In a short time the old man was in the midst of his enemies, though he could not see at whom he struck. It was not long before both of his knights lay upon the field and the old king himself was stretched dead upon the ground. The tide of battle surged around him and then away from him, and Edward, the Black Prince, came to that portion of the field where the king lay dead. Reaching down he took off the helmet of the king and removed the three feathers, which he ever afterwards wore himself and which to this day are in the coat-of-arms of the Prince of Wales. He then appropriated the king of Bohemia's motto, "Ich dien," which means "I serve."
The French knights and the English knights now met in deadly combat. Hand to hand they fought, and it seemed at one time as if the French must drive back the English. A knight rode in great haste to Edward III, who was watching the fight from his windmill on the hill.
"My lord," said he, "the battle goes against us unless you and your reserves come to the aid of the prince. He is fighting manfully, but the French knights outnumber us and he is sorely pressed."
"Is my son dead, or is he unhorsed, or is he so badly wounded that he cannot help himself?" inquired Edward III calmly.
"Thy son is not dead nor unhorsed nor wounded, but is fighting bravely and with all his strength," said the knight, "but he still is in sore need of your help."
The king turned to him and said, "Return to those who sent you and tell them not to send again to me this day or expect that I shall come so long as my son is alive. I will that the boy shall win his spurs this day, and all the glory of this battle shall be his. If he be dead, let me know. Otherwise I desire no news."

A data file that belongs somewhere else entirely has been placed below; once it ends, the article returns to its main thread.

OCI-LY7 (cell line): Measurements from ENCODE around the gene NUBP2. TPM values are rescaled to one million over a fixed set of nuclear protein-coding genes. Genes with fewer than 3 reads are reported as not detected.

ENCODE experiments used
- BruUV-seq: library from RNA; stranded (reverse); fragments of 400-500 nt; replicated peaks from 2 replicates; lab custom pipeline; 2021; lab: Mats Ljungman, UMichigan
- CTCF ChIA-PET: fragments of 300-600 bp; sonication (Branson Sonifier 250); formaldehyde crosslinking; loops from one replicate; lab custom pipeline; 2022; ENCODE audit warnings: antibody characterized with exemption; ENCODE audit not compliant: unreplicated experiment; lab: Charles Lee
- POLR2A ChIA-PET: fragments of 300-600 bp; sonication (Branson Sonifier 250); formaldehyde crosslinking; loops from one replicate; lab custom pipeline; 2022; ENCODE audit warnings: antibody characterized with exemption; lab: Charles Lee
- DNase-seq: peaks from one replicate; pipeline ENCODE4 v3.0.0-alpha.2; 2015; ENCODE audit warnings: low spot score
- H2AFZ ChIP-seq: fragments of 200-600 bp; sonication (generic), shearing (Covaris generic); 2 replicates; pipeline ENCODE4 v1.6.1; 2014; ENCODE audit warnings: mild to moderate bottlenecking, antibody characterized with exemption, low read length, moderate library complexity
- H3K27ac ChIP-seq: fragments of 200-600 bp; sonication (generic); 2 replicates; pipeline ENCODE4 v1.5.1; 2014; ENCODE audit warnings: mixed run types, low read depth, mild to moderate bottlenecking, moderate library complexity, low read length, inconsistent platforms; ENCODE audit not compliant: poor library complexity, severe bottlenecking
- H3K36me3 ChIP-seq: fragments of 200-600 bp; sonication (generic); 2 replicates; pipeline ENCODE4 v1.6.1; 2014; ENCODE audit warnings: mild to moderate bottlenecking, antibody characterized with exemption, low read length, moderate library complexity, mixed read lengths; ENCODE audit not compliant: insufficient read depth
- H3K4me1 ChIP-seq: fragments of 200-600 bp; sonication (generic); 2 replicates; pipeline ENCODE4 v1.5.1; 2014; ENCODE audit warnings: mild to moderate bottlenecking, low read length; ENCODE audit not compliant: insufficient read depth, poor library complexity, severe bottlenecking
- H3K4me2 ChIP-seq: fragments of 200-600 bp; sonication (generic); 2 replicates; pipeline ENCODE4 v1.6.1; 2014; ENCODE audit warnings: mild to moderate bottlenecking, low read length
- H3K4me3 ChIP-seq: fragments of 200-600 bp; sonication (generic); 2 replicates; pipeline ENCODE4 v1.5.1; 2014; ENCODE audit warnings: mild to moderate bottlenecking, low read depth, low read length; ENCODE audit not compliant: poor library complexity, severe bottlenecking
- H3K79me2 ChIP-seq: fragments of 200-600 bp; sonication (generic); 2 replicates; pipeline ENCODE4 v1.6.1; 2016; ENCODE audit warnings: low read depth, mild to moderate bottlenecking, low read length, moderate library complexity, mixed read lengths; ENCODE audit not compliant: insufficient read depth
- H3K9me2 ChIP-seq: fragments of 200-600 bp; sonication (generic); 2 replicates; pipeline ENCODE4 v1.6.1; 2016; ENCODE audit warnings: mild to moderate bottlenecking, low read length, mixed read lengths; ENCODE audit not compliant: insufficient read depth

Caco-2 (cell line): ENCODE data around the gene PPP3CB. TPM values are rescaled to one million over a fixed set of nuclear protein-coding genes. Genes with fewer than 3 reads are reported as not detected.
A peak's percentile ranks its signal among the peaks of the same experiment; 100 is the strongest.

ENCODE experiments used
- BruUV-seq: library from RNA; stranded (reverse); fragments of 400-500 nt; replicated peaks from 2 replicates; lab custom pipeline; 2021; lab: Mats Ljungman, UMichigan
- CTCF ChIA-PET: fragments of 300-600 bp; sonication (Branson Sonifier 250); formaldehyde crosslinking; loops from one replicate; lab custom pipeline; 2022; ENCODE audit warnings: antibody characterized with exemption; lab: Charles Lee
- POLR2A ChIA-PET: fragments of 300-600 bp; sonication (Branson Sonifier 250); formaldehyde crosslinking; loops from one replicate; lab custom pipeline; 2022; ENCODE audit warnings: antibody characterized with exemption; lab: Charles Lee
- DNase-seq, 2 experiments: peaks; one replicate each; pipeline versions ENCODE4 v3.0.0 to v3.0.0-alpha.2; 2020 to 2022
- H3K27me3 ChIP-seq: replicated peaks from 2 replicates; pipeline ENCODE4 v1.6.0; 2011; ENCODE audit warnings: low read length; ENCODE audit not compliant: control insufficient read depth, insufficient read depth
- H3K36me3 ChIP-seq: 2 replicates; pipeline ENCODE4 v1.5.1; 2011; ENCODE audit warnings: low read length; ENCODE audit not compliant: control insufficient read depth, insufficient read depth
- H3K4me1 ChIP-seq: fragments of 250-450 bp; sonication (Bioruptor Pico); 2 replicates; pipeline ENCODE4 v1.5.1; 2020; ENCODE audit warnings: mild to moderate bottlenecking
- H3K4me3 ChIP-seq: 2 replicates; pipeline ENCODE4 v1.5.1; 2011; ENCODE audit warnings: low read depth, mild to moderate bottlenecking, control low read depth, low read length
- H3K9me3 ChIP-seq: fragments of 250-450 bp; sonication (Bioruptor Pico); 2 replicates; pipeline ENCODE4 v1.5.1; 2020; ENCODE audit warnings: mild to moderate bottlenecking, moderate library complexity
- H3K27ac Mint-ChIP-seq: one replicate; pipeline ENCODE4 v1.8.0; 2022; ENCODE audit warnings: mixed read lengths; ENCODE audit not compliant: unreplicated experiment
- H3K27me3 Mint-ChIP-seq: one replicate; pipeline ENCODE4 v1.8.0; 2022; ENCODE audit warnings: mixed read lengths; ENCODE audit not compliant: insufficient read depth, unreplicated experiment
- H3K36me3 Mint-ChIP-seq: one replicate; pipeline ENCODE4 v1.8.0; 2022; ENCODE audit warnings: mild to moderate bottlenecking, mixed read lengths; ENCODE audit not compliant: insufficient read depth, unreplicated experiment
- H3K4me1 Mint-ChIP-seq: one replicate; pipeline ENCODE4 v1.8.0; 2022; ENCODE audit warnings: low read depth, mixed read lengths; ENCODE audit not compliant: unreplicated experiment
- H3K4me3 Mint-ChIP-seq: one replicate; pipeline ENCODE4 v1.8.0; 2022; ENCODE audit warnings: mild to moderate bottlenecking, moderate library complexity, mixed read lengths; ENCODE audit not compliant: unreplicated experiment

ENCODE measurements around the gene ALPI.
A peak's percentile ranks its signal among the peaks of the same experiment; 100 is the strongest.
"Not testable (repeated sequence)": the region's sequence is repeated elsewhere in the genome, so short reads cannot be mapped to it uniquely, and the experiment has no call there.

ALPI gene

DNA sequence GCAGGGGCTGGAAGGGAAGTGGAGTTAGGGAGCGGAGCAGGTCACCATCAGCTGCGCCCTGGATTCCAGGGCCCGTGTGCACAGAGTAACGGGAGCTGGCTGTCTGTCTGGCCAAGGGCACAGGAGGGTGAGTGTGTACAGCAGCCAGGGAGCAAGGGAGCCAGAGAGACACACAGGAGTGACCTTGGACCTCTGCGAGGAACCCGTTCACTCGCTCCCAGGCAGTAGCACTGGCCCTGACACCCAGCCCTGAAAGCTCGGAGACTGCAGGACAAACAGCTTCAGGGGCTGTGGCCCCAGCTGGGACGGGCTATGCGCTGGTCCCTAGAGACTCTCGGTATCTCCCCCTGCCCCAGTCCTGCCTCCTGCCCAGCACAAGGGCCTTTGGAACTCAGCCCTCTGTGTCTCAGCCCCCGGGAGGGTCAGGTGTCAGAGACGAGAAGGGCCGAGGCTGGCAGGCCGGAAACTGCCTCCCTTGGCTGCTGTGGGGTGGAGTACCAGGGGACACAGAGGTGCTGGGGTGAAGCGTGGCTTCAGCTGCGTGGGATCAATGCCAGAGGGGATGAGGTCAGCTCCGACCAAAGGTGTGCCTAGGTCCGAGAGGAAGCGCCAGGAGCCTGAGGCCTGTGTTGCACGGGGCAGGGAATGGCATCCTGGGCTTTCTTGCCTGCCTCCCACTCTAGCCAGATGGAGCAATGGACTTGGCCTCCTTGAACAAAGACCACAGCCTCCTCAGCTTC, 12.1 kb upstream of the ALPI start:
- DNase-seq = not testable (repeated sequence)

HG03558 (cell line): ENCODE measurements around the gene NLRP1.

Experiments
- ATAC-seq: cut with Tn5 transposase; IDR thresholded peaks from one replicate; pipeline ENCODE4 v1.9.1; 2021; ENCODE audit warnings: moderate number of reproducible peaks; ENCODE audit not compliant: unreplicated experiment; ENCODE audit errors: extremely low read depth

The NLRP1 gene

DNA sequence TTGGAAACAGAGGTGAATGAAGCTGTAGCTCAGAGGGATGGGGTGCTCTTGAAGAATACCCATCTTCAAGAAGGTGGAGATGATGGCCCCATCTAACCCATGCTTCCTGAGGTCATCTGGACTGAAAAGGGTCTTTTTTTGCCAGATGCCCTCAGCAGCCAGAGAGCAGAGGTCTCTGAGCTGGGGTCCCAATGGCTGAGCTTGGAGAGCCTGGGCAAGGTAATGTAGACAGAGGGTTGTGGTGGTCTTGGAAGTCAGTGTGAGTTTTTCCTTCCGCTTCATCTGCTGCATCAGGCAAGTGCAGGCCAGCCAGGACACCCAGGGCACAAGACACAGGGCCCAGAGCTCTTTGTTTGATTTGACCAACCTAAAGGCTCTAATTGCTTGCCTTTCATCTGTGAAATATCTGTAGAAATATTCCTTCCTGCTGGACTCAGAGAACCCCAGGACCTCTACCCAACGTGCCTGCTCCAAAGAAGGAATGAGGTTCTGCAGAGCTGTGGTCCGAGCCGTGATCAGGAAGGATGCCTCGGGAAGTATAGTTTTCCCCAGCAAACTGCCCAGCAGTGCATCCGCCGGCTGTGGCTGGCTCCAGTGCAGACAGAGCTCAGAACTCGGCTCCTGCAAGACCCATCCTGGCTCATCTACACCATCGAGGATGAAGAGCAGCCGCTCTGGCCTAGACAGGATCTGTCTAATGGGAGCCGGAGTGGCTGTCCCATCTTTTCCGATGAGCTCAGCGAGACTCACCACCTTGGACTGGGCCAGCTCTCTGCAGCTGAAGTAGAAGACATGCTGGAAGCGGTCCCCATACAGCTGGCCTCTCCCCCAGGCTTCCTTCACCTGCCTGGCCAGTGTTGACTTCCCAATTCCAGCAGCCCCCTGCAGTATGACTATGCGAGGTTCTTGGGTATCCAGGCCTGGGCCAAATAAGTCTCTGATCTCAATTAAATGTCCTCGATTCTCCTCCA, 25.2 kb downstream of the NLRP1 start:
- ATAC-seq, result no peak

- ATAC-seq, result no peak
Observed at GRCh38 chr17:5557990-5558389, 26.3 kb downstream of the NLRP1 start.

The messenger carried back the word of the king, and the young prince was cheered by his father's confidence in his bravery.
Two hours went by and the day began to wane. The French knights could make no impression upon the English archers or spearmen and the bravery of the English knights was undismayed. The French retired from the field. King Philip had lost his horse and was fighting afoot. One of his knights, seeing his plight, brought him another horse and said, "Sire, retire while you can. You have lost this battle, but another time you may have victory."
Then making the king mount, he took hold of the bridle and led him away. With a few attendants the monarch fled through the darkness until he reached Paris.
Night fell upon the battle-field. It was too dark to distinguish between friend and foe and the fighting ceased. The dead lay around on all sides. The French knights wandered about seeking their friends and shouting to one another in the gloom. The English were doing the same, and occasionally hand to hand encounters took place. Late in the night all shouting from the French ceased and then the English knew that their enemies had fled and that the battle of Crécy had become another great English victory.
Bonfires were lighted upon the field of battle. The dead were piled in great heaps, to be buried upon the next day. Edward III came down from his windmill when he was told that the French had retired, and going to the tent of his son, took him in his arms and, according to the custom, kissed him upon the cheek, saying, "May God help you to go on as you have begun. You have borne yourself nobly this day and all the victory is yours."